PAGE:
All our loan agreements are drawn outside the Consumer Credit Act 1974. Whilst that makes them unsuitable for companies in the business of lending or providing credit, for private lending they are very flexible, allowing you to make, more or less, the deal you choose.
These agreements can be used:
For short- or long-term lending
Regardless of where the two parties are: UK or abroad
For loaning amounts of any size, and with repayment terms of any complexity
The terms in these documents
Each document is drawn for circumstances that differ slightly from the others, so the terms in each vary. But be assured - all the documents include the terms appropriate for their purpose.
Note that we provide very extensive guidance notes with every document that explain each paragraph in the document in detail.
Almost all the templates provide for guarantors – even if the loan is secured against other assets as well.
In most cases, a guarantee is much more effective than other types of security because non-repayment risks a relationship and the reputation of the guarantor as well as of the borrower.
Additionally, in most situations, the lender only needs to satisfy himself that the guarantor has sufficient assets overall, and therefore doesn’t have to perform detailed valuations of individual items offered as security.
We strongly advise that you insist on a guarantor when you lend to a company. The guarantor should be one or more directors of the company. Remember that a guarantee is far more effective if it includes the spouse or life partner of a director.
The time period during which the sum is lent can be any you choose. There are no “legal” consequences in the loan term being long or short: no notices, no special registrations.
There is no limit in law on the interest that the lender charges. A lender can charge what rate he chooses. The rate can be variable from one time period to another. It can be reduced for prompt payment.
We have provided for a greater rate of interest if the debtor falls behind with repayments.
The lender is given strong protection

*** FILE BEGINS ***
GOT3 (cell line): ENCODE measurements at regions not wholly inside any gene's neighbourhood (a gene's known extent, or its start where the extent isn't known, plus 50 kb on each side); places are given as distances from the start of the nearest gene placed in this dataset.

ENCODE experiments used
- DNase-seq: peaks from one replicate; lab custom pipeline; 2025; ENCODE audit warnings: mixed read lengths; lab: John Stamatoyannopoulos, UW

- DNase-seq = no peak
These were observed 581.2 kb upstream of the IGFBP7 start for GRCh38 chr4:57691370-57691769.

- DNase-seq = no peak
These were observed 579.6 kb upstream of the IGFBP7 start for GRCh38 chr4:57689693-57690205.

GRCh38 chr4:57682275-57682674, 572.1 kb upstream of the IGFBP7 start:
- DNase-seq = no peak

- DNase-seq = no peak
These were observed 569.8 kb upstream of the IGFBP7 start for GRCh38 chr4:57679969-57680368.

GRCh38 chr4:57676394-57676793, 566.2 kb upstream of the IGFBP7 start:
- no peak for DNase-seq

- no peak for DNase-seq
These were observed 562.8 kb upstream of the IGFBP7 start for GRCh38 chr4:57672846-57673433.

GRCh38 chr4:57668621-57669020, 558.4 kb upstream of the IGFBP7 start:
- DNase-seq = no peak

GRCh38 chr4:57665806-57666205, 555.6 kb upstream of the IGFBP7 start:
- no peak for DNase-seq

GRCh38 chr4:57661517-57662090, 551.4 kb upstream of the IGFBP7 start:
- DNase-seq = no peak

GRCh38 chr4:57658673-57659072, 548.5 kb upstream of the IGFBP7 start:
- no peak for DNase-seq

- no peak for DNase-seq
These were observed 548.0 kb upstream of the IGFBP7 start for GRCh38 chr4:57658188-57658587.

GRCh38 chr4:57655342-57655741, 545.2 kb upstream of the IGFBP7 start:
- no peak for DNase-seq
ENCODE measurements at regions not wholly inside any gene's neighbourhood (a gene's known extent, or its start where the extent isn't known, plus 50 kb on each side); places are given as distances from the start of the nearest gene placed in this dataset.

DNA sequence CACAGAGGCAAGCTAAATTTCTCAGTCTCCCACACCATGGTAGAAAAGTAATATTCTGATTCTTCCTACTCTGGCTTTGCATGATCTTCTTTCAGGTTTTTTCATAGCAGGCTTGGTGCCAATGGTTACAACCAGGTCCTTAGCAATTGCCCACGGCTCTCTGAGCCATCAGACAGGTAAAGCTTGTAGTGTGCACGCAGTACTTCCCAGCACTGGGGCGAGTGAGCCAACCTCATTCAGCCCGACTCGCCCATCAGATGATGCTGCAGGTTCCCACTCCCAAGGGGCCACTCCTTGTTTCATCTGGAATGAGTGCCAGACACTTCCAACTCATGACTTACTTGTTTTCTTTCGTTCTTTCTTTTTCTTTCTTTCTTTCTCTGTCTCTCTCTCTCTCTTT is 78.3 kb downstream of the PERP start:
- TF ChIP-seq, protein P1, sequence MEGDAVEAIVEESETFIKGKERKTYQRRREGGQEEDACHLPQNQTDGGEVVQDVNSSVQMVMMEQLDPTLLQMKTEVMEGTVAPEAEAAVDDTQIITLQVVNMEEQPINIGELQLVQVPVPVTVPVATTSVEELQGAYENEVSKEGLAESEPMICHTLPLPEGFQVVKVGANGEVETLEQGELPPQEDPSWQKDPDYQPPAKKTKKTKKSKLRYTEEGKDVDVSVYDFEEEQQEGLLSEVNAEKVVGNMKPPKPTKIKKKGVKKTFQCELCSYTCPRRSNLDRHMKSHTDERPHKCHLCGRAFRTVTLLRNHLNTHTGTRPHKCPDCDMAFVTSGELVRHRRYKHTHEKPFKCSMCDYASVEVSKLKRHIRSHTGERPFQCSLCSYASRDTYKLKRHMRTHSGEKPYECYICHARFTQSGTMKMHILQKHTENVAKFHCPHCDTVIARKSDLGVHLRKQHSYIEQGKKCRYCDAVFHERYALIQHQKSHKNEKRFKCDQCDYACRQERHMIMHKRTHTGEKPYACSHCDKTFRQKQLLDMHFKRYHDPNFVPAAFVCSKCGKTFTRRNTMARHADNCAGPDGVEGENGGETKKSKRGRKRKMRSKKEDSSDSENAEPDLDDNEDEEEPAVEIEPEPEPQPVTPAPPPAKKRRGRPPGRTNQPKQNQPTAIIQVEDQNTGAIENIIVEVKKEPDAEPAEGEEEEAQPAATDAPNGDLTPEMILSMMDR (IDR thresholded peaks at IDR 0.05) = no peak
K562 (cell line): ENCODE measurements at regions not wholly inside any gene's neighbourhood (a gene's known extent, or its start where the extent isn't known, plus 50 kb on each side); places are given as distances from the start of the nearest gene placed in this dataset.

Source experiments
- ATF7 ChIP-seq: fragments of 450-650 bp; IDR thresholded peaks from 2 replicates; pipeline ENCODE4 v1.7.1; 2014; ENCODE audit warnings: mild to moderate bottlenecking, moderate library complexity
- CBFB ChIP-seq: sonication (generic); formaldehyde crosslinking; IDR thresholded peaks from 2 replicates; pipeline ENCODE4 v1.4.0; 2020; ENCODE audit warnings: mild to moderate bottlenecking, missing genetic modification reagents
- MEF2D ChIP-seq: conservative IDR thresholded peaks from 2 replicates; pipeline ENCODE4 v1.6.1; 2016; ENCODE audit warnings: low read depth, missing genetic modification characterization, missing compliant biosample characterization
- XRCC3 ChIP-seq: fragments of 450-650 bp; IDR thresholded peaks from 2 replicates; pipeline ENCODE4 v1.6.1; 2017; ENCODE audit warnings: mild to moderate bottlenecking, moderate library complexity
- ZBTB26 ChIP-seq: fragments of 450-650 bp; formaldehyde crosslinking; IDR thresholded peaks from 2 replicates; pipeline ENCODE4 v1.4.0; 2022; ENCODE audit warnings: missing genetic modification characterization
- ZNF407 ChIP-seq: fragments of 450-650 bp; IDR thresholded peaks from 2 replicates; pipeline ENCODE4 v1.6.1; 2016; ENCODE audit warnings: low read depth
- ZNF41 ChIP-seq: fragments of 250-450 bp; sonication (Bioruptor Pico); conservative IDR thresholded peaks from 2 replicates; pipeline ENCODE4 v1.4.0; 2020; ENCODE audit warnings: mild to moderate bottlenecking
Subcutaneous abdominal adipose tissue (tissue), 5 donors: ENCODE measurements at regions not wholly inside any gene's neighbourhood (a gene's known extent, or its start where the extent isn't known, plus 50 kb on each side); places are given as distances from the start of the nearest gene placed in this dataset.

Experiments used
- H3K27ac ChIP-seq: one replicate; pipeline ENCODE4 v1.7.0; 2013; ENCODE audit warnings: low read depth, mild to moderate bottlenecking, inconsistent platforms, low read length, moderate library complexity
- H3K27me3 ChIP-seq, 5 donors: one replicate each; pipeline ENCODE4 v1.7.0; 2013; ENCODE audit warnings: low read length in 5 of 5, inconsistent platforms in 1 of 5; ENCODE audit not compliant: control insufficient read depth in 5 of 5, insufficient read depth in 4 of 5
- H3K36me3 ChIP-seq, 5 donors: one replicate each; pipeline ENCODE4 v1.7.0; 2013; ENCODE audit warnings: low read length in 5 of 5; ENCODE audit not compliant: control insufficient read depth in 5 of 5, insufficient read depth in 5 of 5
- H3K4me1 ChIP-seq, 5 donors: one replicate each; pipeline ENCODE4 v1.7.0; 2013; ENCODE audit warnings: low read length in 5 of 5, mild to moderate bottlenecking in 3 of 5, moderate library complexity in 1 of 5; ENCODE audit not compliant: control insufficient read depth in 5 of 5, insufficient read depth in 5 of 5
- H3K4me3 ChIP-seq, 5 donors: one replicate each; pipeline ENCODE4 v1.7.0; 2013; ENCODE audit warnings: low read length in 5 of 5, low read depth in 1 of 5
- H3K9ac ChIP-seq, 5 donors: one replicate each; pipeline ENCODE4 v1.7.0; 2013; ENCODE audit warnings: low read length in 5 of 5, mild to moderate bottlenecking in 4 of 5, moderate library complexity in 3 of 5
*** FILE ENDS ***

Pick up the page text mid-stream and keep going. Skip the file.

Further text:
All templates provide strong protection for the lender. This applies more to those documents where the reason for lending is a business one rather than to help family or friends. We take the simple view that since the money is not a gift, the lender expects to get it back.
If you are lending to a family member it is unlikely that you will want to bankrupt him for a failed repayment. However, in a business deal remember that if the business goes down, a dispute as to entitlement is more likely to be against a liquidator or receiver than against the shareholder-director who took on the debt. That is why we make the term of these agreements so strong.
Assets as security
Physical goods can provide sound security because the lender should be able to acquire them and sell them easily should the borrower default. Of course, goods that can be removed easily provide better security than those that require specialist equipment to move them.
In these agreements, the sum lent can be secured either by the lender taking physical possession of the assets at the outset, or by leaving them where they are and describing them in sufficient detail in the agreement so that there can be no dispute as to what is charged. The agreement then provides the evidence that the item is secured.
Security is explained fully in the guidance notes to each agreement.
A loan to a company requires registration of the charge
If the borrower is a company then registration of the charge at Companies House will be required.
Bankruptcy and liquidation law is very complicated. There are rules as to the ranking priority order of different creditors. A loan which where the document is registered at Companies House takes priority over debts which are not registered. Strangely, it is the company that has the legal obligation to register every charge or debt, even though registration protects the creditor.
When the debt is repaid, whether fully or in part, the company has no obligation to inform Company House. However, it is in the company's own interests that potential investors and lenders are aware that it has satisfied all or part of the debt.
Although we provide explicitly that the company shall register the charge, it is best if the lender makes sure this is done. The debt will then be valid against a liquidator or administrator, should the company become insolvent.